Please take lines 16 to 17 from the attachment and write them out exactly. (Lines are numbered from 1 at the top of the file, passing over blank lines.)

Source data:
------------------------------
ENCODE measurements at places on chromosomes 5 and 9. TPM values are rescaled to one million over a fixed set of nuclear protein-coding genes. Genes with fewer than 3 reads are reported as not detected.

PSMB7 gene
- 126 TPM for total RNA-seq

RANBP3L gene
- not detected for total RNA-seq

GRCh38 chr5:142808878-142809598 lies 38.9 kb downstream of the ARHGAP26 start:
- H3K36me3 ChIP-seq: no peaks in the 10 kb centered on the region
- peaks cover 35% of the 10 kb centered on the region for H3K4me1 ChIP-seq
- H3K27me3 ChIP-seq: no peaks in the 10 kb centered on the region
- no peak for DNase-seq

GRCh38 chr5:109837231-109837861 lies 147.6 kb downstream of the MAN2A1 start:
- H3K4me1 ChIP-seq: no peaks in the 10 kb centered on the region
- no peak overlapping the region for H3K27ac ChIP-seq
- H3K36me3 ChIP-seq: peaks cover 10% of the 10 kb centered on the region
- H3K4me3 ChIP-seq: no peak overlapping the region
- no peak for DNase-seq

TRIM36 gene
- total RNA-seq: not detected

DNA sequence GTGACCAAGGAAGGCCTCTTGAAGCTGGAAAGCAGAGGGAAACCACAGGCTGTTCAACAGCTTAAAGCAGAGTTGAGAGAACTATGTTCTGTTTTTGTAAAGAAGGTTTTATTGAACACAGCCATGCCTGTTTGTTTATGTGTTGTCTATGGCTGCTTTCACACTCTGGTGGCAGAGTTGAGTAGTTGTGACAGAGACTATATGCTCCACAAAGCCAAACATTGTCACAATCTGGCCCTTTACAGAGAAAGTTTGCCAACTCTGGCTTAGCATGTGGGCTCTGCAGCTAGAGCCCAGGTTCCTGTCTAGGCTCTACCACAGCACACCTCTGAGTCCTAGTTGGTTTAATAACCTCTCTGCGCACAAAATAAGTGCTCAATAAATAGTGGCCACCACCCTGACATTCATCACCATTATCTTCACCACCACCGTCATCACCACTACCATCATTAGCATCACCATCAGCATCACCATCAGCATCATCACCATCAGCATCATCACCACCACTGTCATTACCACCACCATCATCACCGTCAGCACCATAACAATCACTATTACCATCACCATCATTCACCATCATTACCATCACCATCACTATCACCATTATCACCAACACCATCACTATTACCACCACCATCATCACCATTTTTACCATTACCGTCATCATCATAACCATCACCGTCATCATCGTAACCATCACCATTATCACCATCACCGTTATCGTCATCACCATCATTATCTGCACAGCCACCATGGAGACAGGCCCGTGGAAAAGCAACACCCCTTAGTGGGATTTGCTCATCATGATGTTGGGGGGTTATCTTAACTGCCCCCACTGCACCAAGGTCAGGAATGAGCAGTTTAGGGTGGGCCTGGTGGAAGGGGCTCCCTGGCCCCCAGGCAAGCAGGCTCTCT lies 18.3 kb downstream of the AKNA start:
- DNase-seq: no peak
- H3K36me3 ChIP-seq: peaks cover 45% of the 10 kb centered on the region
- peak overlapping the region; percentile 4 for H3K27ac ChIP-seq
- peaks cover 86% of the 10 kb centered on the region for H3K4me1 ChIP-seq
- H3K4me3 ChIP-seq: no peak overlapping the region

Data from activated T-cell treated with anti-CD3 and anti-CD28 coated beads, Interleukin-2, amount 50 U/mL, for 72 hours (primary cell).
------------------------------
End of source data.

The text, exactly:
- no peak for DNase-seq

TRIM36 gene